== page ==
Matthew 12:1-14: “Work” on the Sabbath

Read: Matthew 12:1-14

Right after Jesus gives the great invitation to those who are weary, he illustrates his point by “working” on the Sabbath, an act that would be considered unlawful by the Pharisees. They say that his disciples are doing something unlawful because they picked grain on the Sabbath. There was no explicit command in the law that forbade anyone from doing this. Rather, what the Pharisees were doing is layer on additional burdens on top of what was commanded concerning the Sabbath, which was a general command not to work (Exodus 35:2-3, Deuteronomy 5:13-15), so the question here is whether or not what Jesus and his disciples were doing actually constituted work.

In his defense, Jesus gives two objections. The first is an illustration from the Old Testament wherein David eats the showbread at the temple (1 Samuel 21:1-6). The law required however that the bread be eaten by Aaron and his sons who were the priestly line (Leviticus 24:5–9). What the priests points out here though is interesting in 1 Samuel. He allows them to eat it if they had “kept themselves from women”. In other words, he was asking if they were ceremonial clean. Jesus is nuancing here why the showbread was for the priest based on the text – it had to with the bread being consecrated bread to be consumed in a holy way. The letter of the law does this by making it available to the priest who should have been that way while serving God. The second illustration Jesus gives more context to the actual alleged offense though. He says that the priests themselves who offer sacrifices on the Sabbath, thereby profaning the Sabbath because of their “work” on the day. In other words, Jesus is saying that what the Pharisees consider “work” is not what the law considered “work”, because if it was even the priests in the temple would be guilty which they clearly weren’t.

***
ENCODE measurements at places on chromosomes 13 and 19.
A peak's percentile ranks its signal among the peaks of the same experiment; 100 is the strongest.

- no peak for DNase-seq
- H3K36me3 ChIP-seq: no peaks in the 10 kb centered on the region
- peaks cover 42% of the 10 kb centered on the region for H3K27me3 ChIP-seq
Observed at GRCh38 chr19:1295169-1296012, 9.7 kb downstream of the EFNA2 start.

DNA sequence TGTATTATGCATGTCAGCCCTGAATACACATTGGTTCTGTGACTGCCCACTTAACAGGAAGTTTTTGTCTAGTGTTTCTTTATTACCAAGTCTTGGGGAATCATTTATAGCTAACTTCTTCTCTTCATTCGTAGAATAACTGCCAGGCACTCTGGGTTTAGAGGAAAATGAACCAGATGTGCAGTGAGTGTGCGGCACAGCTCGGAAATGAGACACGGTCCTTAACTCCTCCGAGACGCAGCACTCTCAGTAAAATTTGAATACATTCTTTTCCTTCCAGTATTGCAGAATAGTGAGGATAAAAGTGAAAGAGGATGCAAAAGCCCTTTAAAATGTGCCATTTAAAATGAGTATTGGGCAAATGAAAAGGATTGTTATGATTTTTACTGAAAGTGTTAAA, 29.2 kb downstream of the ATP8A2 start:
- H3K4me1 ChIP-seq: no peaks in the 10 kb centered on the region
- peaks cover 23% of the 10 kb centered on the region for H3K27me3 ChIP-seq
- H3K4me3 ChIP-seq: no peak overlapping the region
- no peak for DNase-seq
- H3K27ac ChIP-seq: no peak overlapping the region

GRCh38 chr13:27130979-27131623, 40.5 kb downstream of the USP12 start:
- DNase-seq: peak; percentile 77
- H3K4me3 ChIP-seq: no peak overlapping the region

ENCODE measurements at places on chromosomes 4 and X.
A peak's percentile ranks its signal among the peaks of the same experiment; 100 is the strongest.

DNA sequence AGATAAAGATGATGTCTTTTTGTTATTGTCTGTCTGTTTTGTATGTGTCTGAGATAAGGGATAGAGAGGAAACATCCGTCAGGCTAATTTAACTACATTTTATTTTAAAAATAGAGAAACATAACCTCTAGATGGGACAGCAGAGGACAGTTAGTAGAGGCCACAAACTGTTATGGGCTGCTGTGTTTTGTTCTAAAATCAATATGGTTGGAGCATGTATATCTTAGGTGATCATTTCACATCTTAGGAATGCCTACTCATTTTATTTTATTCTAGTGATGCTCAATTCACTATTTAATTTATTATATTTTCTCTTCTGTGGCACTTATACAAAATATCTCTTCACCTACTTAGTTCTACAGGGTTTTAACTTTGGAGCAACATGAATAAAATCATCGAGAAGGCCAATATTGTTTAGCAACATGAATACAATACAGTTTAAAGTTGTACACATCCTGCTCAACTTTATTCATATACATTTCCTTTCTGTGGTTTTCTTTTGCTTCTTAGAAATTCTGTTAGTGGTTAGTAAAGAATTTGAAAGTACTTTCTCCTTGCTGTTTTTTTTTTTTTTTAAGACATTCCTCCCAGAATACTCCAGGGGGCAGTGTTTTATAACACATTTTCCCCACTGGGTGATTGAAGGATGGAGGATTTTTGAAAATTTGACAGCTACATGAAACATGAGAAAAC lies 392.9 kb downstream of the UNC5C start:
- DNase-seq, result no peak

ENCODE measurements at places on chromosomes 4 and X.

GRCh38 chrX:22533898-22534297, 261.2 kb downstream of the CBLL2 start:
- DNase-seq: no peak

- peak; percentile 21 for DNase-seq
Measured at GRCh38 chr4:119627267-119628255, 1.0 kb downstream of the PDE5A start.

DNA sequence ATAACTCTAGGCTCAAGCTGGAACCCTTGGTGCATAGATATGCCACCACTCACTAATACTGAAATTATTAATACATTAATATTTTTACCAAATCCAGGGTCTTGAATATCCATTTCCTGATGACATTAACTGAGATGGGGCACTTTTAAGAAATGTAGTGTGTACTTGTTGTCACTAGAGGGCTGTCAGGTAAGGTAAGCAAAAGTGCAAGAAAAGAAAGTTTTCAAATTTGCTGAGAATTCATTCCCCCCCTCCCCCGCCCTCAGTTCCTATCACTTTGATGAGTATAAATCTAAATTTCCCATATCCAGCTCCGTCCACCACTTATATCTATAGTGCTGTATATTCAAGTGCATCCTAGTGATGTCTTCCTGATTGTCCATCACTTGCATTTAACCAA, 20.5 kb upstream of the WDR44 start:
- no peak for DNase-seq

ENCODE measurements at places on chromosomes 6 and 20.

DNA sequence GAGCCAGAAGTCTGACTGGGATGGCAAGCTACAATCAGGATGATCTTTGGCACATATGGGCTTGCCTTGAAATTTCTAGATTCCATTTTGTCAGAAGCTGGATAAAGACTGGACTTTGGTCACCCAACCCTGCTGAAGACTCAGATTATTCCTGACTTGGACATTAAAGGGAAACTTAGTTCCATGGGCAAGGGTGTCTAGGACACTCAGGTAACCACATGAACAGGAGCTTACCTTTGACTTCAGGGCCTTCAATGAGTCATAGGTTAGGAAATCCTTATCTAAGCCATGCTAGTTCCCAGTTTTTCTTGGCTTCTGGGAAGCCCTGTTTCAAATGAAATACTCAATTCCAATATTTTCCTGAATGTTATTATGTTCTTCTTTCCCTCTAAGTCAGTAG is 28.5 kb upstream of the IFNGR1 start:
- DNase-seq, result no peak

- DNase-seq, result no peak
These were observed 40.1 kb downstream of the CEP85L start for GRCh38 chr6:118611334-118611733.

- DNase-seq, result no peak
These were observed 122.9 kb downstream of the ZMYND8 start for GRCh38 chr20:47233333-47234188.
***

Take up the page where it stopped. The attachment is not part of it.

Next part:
The next episode that the Pharisees attempt to trap Jesus on is another accusation of “working” on the Sabbath by posing a question, asking if it is lawful to heal on the Sabbath. This time, Jesus heals a man on the Sabbath. Jesus in his defense on this one makes an argument to the stronger alluding to a law found in Deuteronomy 22:4. Here, the law says that if a bother’s donkey or ox is fallen on the road, you should help lift the ox or donkey rather than ignore it. Naturally, if such an incident was to happen on the Sabbath it would seem that there would be a conflict there. But Jesus says argues that it is even more imperative when it’s a person in need, not merely an animal, and such an action is not “work”.

Jesus says that the Sabbath was made for man, not man for the Sabbath (Mark 2:27). In other words, the Sabbath was never intended to be a burden for man as the Pharisees had made it, but rather a day of rest from burdens. When Jesus declares that the “Son of Man is Lord of the Sabbath” in a way drives this point home. Jesus often used this phrase to appeal to his humanity. As Lord, he is the one who instituted the Sabbath, and as a man he is the one who benefits from the Sabbath. In both respects, any regulations or otherwise are to make the Sabbath serve man’s need for rest, not add unnecessary laws on top it.

Christians today do well to take a Sabbath day of rest, but at the same time should not become so legalistic about it. The purpose is to set aside time to worship God and rest for one’s job day to day tasks.

Lord, you are Lord of the Sabbath

Help me to find my much-needed rest!

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